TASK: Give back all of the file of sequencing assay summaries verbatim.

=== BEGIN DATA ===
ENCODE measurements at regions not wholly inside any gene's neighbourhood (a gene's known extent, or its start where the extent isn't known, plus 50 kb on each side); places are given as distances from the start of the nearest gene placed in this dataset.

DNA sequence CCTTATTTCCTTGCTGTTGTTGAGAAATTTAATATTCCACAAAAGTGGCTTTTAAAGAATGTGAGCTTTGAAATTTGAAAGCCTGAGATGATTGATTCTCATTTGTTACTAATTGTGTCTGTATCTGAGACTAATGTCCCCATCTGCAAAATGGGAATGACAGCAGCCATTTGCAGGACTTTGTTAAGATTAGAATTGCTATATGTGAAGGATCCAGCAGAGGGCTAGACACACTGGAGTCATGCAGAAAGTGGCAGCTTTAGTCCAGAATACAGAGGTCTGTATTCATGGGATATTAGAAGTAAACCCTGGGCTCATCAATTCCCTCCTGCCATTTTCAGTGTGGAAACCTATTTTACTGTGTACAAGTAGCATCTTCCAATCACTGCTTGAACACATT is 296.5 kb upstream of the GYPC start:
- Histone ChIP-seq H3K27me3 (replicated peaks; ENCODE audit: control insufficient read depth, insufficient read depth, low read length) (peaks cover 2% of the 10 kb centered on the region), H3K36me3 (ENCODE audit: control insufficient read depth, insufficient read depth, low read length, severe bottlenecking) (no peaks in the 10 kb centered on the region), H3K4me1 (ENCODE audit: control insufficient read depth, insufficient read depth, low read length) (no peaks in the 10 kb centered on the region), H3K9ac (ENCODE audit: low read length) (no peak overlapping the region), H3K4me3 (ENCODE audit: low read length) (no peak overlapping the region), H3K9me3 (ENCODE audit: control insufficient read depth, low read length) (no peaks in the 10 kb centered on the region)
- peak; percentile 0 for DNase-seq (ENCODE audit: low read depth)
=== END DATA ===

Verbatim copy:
ENCODE measurements at regions not wholly inside any gene's neighbourhood (a gene's known extent, or its start where the extent isn't known, plus 50 kb on each side); places are given as distances from the start of the nearest gene placed in this dataset.

DNA sequence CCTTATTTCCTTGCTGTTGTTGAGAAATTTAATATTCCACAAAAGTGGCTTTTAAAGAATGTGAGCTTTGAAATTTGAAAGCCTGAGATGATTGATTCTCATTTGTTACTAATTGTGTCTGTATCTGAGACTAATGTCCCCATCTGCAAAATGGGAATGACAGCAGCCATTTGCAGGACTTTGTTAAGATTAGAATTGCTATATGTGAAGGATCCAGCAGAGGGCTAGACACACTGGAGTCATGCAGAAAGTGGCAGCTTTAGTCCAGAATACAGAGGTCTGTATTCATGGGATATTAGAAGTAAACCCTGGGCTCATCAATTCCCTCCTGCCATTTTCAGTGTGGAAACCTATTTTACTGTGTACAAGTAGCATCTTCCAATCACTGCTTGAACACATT is 296.5 kb upstream of the GYPC start:
- Histone ChIP-seq H3K27me3 (replicated peaks; ENCODE audit: control insufficient read depth, insufficient read depth, low read length) (peaks cover 2% of the 10 kb centered on the region), H3K36me3 (ENCODE audit: control insufficient read depth, insufficient read depth, low read length, severe bottlenecking) (no peaks in the 10 kb centered on the region), H3K4me1 (ENCODE audit: control insufficient read depth, insufficient read depth, low read length) (no peaks in the 10 kb centered on the region), H3K9ac (ENCODE audit: low read length) (no peak overlapping the region), H3K4me3 (ENCODE audit: low read length) (no peak overlapping the region), H3K9me3 (ENCODE audit: control insufficient read depth, low read length) (no peaks in the 10 kb centered on the region)
- peak; percentile 0 for DNase-seq (ENCODE audit: low read depth)